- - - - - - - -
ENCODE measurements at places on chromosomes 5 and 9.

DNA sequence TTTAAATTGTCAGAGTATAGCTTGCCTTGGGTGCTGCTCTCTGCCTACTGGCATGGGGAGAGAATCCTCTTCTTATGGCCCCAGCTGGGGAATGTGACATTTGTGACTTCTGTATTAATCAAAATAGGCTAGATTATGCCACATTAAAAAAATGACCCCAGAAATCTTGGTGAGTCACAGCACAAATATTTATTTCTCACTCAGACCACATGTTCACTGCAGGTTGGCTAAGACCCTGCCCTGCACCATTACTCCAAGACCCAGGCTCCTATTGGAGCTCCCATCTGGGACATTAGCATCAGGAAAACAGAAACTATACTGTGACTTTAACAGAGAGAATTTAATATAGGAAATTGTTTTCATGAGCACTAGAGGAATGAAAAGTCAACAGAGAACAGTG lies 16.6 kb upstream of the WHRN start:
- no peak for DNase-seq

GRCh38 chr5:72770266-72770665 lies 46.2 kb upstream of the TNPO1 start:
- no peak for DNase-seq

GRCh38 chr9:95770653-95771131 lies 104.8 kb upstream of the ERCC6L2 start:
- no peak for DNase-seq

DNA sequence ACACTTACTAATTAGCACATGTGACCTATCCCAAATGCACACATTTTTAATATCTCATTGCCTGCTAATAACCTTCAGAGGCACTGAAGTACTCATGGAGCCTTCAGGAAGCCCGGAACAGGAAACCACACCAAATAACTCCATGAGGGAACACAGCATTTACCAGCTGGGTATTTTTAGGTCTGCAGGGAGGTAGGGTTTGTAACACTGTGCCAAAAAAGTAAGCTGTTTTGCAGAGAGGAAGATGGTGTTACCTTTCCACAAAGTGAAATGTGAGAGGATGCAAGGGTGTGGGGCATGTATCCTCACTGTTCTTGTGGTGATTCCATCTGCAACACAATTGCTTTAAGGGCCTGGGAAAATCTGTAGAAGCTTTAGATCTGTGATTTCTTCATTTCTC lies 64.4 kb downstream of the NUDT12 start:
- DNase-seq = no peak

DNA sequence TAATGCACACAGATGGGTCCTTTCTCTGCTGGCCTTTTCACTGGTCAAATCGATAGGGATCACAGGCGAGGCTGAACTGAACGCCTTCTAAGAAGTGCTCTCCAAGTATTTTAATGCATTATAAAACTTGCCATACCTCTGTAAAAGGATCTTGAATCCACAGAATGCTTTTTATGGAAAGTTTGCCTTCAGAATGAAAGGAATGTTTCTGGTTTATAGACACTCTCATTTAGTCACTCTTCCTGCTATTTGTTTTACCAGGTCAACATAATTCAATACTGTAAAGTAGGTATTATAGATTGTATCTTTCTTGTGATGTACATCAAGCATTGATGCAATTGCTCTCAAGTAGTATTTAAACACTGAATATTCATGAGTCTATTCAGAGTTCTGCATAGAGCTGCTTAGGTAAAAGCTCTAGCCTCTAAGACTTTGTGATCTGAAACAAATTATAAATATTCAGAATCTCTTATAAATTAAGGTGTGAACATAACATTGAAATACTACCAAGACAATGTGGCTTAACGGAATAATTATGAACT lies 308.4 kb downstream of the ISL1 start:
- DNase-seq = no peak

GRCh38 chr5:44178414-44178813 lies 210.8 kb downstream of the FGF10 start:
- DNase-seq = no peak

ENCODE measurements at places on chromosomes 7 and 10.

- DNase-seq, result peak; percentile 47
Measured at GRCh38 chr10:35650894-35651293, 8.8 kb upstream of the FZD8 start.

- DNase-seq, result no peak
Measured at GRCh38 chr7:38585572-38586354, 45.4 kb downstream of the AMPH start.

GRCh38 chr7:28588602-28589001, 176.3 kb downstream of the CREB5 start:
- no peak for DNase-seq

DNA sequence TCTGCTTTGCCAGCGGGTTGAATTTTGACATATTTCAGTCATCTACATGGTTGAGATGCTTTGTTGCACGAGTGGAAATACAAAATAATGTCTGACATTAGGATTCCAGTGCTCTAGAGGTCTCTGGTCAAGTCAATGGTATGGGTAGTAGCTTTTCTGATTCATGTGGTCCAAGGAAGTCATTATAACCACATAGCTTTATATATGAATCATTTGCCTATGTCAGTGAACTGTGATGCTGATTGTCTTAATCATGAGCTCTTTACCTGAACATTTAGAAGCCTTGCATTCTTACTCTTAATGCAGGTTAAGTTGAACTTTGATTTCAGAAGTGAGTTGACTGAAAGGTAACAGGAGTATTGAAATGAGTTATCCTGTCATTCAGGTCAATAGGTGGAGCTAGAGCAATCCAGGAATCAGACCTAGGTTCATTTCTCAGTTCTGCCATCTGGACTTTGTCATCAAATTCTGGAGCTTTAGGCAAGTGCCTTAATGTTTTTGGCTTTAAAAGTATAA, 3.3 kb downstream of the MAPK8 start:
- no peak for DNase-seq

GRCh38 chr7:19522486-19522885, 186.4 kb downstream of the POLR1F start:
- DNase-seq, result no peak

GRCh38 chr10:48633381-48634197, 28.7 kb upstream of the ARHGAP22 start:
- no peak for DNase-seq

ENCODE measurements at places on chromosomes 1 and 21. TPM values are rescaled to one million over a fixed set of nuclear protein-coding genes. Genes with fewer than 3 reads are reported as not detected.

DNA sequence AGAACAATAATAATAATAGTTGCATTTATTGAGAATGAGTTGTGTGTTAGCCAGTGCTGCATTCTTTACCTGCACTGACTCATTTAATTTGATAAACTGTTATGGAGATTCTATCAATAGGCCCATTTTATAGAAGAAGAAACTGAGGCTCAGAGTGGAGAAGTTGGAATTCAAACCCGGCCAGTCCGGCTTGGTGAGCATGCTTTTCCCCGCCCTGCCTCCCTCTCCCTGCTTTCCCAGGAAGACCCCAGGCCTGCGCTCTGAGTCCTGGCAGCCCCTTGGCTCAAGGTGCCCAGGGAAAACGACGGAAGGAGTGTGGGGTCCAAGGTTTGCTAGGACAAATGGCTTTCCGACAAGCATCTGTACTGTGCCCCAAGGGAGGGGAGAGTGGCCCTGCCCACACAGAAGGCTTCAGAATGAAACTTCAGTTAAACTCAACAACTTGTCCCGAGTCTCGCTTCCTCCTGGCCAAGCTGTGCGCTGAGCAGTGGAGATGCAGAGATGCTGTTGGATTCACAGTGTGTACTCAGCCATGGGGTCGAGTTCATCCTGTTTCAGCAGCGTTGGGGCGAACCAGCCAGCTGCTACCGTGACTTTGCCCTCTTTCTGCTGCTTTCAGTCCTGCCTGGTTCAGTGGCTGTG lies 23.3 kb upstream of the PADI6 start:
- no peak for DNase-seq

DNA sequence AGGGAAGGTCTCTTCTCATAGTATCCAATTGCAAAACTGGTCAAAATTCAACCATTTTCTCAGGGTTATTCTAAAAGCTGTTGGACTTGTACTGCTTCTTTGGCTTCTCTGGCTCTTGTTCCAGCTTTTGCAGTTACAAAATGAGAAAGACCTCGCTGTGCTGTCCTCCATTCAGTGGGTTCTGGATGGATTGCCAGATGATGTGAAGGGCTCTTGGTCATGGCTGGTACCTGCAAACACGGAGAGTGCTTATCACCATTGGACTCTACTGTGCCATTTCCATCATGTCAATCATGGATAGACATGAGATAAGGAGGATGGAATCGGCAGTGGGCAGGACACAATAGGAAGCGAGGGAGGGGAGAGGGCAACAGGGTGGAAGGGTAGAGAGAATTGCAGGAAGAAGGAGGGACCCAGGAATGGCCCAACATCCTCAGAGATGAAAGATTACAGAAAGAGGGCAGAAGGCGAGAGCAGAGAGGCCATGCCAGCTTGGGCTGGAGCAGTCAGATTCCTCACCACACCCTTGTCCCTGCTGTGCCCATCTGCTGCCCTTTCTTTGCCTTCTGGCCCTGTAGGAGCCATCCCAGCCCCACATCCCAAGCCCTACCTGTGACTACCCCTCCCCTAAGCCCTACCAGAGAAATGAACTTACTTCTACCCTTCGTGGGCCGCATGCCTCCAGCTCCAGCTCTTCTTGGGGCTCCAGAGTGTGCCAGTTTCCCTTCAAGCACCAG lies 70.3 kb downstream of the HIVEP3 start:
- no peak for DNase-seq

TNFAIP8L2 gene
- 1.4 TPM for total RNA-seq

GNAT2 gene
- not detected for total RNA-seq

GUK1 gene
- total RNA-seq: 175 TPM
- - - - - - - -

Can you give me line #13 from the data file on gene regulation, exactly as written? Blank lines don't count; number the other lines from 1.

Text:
- DNase-seq = no peak